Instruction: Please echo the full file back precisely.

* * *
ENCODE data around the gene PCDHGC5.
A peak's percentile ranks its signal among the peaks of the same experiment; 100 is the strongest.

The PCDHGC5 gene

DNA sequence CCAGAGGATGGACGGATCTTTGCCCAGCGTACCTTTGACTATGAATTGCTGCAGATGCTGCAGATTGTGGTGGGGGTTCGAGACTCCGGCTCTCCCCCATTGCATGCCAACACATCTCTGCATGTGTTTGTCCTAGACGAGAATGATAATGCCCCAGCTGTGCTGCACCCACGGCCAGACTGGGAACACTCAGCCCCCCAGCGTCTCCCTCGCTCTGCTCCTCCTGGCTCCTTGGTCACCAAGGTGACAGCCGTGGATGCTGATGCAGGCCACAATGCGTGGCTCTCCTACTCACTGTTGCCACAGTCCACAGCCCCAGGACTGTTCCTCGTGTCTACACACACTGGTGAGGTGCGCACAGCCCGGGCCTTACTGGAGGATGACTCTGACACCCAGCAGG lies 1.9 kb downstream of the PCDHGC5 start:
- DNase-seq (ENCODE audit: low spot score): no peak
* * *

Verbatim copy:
ENCODE data around the gene PCDHGC5.
A peak's percentile ranks its signal among the peaks of the same experiment; 100 is the strongest.

The PCDHGC5 gene

DNA sequence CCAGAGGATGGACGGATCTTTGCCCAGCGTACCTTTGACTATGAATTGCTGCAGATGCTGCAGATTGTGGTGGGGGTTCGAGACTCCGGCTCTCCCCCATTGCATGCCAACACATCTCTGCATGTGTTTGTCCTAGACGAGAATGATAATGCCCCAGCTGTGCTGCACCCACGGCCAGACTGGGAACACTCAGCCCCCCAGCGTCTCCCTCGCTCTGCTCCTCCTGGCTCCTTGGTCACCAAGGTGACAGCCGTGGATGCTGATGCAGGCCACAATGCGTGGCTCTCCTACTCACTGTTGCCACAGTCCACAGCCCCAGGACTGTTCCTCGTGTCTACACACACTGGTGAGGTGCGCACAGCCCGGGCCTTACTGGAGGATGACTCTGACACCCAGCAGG lies 1.9 kb downstream of the PCDHGC5 start:
- DNase-seq (ENCODE audit: low spot score): no peak